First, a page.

Despite last-minute attempts by the governor of Cuba, Diego Velázquez, to stop him sailing - afraid he would disobey the orders simply to explore, NOT to invade - Cortés set sail hurriedly on February 10th 1519 with 11 ships, 450 soldiers, 14 cannon, 16 horses and a few ferocious mastiffs (large attack dogs trained to kill). Not only were the natives in awe at the ships, they had never seen before horses, guns or huge, fierce, armour-plated hounds, their saliva (a sign of anger) ‘dripping from their jaws’.
These creatures were in turn led by men, most of whom were commoners from Extremadura, Spain’s poorest province, in the kingdom of Castile - tough hombres who had grown up as free men on a diet of one meal a day and the motto ‘God, Gold and Glory’. The force landed unopposed (it was impossible for the empire to guard hundreds of miles of coastline) at Cozumel and sent out a ship to search for two known Spanish survivors of a shipwreck from 1511.

Pic 19: Cortés arrives in Tenochtitlan – detail from a folding screen-mural by Roberto Cueva del Río; notice Doña Marina interpreting, and the image of the god Quetzalcóatl hidden in the distance just behind Cortés
Pic 19: Cortés arrives in Tenochtitlan – detail from a folding screen-mural by Roberto Cueva del Río; notice Doña Marina interpreting, and the image of the god Quetzalcóatl hidden in the distance just behind Cortés (Click on image to enlarge)

Both were found, living with local Maya peoples and speaking their language. One, Gonzalo Guerrero, was happily settled and married with kids, and decided to stay put - he later fought and died with the Maya against the Spanish. The other, Gerónimo de Aguilar, happily rejoined his countrymen and was to play a crucial role interpreting for the Spanish. Cortés sailed on to Potonchan, in what is today the state of Tabasco, and fought two important battles with local Maya forces, at the end of which the defeated Maya gave Cortés gifts that included two young women, one of whom, Malintzin, by sheer luck for the Spanish, spoke both Nahuatl and the local Mayan tongue. When, following Maya reports of gold inland, Cortés reached San Juan de Ulúa on April 21st., his men came into direct contact for the first time with Aztec messengers, and Doña Marina, as the Spaniards called her, began playing what was to prove an absolutely critical role in the conquest: though she couldn’t (yet) speak Spanish, she could translate Aztec speech into Mayan dialect and Aguilar could in turn translate this into Spanish! The Aztec scouts had been instructed by Moctezuma to offer valuable gifts to the Spanish (in return the Spanish gave the Aztecs cheap mirrors and other tacky bling), to take careful notes, and to ask the Spanish to proceed no further inland. Unsurprisingly, this only whetted the newcomers’ appetite further...

Pic 20: Map showing the initial route from the coast taken by Cortés’ force, with allies, moving through Totonac and Tlaxcalan territories
Pic 20: Map showing the initial route from the coast taken by Cortés’ force, with allies, moving through Totonac and Tlaxcalan territories (Click on image to enlarge)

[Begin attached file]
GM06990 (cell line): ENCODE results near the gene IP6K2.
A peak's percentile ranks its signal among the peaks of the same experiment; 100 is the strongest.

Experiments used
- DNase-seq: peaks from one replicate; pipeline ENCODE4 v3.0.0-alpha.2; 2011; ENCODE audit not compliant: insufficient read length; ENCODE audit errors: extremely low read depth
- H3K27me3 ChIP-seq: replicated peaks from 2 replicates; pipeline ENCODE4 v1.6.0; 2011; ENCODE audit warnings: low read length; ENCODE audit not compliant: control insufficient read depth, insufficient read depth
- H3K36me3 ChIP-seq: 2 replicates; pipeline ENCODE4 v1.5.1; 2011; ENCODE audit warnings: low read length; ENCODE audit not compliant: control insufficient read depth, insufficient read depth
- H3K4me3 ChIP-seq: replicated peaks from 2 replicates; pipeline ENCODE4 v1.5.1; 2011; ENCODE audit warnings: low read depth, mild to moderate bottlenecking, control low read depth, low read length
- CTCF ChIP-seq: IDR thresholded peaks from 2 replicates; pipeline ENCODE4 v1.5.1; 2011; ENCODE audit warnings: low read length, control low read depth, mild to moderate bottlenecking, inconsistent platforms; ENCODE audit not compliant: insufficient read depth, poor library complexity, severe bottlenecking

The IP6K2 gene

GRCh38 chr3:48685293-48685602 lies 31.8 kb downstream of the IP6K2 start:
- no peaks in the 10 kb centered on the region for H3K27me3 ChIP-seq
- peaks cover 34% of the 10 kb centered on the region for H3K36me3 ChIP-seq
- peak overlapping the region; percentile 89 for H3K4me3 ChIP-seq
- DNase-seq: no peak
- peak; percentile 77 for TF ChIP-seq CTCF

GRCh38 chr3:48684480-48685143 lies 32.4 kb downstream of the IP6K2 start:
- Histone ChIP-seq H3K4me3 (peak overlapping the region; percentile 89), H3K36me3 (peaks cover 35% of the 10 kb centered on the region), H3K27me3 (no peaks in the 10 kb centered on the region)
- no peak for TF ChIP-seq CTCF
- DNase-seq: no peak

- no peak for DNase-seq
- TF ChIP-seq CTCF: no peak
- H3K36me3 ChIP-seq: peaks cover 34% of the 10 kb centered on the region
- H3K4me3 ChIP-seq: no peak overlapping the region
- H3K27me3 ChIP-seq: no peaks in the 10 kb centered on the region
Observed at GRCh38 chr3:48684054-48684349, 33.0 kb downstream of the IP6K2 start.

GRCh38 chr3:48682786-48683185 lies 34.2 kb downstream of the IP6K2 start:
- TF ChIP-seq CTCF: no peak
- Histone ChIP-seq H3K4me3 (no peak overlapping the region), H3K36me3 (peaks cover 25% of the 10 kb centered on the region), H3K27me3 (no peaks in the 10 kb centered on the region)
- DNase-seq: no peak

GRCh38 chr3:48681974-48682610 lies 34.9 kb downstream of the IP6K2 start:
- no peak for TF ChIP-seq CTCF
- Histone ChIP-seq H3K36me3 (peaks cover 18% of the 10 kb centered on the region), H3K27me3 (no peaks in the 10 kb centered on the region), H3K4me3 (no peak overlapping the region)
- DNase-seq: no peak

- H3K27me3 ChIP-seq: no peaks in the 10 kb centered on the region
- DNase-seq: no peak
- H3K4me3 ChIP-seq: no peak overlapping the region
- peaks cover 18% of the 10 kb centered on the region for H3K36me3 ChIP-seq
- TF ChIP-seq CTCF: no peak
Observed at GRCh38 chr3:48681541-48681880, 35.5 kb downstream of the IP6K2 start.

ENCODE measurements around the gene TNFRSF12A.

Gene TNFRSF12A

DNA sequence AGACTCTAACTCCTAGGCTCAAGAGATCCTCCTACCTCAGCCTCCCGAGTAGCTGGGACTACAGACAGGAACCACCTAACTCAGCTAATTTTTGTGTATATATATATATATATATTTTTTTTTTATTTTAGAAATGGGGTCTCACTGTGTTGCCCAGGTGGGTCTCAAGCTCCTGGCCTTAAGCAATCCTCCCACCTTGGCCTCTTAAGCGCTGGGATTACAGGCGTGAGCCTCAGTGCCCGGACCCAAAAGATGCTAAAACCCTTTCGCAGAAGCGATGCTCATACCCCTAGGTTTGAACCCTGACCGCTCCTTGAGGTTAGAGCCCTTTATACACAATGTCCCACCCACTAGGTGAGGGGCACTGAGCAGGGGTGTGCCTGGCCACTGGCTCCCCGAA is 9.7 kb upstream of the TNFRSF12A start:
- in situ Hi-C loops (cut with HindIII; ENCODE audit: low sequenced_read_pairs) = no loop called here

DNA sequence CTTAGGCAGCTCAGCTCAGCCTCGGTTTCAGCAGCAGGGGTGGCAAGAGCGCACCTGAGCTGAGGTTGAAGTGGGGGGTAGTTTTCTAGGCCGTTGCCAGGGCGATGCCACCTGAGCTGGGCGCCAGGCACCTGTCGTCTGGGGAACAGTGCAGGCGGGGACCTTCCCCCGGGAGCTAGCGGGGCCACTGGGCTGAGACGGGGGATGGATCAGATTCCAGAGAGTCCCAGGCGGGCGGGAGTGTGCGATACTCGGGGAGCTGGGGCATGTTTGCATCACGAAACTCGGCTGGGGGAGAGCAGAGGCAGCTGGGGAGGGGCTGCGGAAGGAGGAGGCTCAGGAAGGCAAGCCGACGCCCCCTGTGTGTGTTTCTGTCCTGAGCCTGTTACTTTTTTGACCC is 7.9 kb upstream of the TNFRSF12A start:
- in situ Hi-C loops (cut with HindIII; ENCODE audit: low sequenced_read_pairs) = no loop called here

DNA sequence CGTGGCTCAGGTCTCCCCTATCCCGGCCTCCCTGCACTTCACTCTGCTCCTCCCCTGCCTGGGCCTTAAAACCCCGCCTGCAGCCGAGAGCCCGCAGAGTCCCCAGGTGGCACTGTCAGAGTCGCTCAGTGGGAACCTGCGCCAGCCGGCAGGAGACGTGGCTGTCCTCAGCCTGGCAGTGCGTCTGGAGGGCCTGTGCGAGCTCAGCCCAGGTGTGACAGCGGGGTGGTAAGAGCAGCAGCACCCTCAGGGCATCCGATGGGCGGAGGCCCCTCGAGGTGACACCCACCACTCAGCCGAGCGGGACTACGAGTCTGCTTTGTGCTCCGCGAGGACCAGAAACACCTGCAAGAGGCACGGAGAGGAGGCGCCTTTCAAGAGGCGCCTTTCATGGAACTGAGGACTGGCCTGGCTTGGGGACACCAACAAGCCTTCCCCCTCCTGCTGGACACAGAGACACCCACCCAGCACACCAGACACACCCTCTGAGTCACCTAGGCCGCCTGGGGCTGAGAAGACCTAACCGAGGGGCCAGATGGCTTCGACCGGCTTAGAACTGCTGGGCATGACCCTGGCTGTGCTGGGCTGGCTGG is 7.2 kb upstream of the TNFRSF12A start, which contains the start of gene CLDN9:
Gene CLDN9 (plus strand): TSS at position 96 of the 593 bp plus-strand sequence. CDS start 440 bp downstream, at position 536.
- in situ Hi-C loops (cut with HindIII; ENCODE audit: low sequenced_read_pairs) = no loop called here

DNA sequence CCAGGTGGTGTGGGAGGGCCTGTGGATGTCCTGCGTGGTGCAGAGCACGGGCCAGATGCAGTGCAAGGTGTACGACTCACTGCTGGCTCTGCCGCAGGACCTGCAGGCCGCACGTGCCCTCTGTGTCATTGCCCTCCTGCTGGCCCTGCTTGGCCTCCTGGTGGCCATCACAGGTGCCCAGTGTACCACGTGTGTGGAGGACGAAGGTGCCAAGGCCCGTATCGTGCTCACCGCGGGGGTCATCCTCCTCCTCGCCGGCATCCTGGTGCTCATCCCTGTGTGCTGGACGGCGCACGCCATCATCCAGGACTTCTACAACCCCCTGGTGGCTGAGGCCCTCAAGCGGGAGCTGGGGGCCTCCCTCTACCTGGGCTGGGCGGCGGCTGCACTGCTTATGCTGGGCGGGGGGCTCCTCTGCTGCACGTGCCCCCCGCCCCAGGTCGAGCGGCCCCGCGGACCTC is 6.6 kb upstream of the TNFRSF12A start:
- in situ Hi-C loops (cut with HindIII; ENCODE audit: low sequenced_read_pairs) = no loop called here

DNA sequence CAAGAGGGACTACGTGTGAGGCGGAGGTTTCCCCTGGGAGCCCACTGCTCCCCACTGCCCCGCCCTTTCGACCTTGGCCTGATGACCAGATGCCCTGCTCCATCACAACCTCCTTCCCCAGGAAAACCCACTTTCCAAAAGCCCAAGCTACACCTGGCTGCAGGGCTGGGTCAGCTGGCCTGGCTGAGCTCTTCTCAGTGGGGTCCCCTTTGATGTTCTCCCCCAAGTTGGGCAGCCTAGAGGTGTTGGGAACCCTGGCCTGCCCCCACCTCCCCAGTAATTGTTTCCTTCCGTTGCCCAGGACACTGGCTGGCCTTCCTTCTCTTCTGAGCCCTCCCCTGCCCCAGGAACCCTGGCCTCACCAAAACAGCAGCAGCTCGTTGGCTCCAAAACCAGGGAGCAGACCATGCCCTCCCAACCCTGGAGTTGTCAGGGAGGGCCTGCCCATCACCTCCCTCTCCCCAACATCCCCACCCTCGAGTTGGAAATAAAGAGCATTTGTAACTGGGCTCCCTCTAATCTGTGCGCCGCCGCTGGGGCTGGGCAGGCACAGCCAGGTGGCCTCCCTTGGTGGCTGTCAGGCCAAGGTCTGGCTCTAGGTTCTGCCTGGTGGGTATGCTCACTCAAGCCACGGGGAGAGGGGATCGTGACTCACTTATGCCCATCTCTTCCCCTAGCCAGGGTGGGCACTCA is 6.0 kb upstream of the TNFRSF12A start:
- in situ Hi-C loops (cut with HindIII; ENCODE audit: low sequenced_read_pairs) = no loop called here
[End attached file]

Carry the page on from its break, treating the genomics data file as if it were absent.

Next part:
C) Dissatisfaction among Aztec subjects and Spanish alliances
The Aztec contingent withdrew, leaving the field wide open to others to approach the Spanish: barely three days later the Totonacs (see pic 20) came forward - giving Cortés the first hint of local resentment of the Aztecs. And their enemies were powerful: the Tlaxcalan kingdom to the east (pic 20) and the Tarascan empire (home to a million people) to the west had never been defeated by the Mexica. But Cortés had to watch his back as well: some of his men were unhappy with him for disobeying his instructions and asked to return to Cuba. On this occasion, Cortés shrewdly won them over with bribes. Later he acted more ruthlessly, hanging the ‘conspirators’ and scuttling the ships: now, literally, there was no going back. Then, in a clever legalistic move designed to bypass his boss in Cuba and to act directly in the name of the king, he founded the town of Veracruz, symbolically placing it, its City Council - and his force - under the Spanish crown. For the time being, he was ‘legal’.

Follow link below to read Part 2

Picture notes and sources:-
• Main picture: painting of ‘the Madonna of Seafarers’ by Alejo Fernández, Real Alcázar, Seville, Spain; the Madonna is shown sheltering a group of Native Americans (barely visible) under her cloak, with several saints also present. Below can be seen the seven types of sailing ship in use at the time. Photo by Ian Mursell/Mexicolore
• Pix 1 & 7: images from the Florentine Codex (original in the Biblioteca Medicea Laurenziana, Florence) scanned from our own copy of the 3-volume facsimile edition published by the Club Internacional del Libro (Madrid, 1994)
• Pic 2: image scanned from a hand-drawn and painted copy of the Codex Boturini; private collection
• Pic 3: photo by Sean Sprague/Mexicolore
• Pix 4, 6, 11, 14, 15, 16, 18 & 19: photos by Ian Mursell/Mexicolore
• Pic 5: image scanned from Arquitectura Prehispánica by Ignacio Marquina, INAH/SEP, Mexico, 1951
• Pix 8 & 9: images from the Codex Mendoza (original in the Bodleian Library, Oxford) scanned from the James Cooper Clark 1938 London facsimile edition
• Pic 10: illustration by Felipe Dávalos/Mexicolore
• Pic 12: Image from the Codex Magliabecchiano scanned from the ADEVA facsimile edition, Graz, Austria, 1970
• Pic 13: image scanned from El Pensamiento Náhuatl Cifrado por los Calendarios by Laurette Séjourné, Siglo Veintiuno, 1989
• Pic 17: Illustration by Miguel Covarrubias scanned from The Discovery and Conquest of Mexico, 1517-1521 by Bernal Díaz del Castillo, with illustrations by Covarrubias, Limited Editions Club, 1942
• Pic 20: map created for Mexicolore by Tomás Filsinger.

This article was uploaded to the Mexicolore website on Aug 15th 2017

Read part 2...

Historical Association website: ‘The Aztecs & Spanish Conquest for GCSE’ Briefing Pack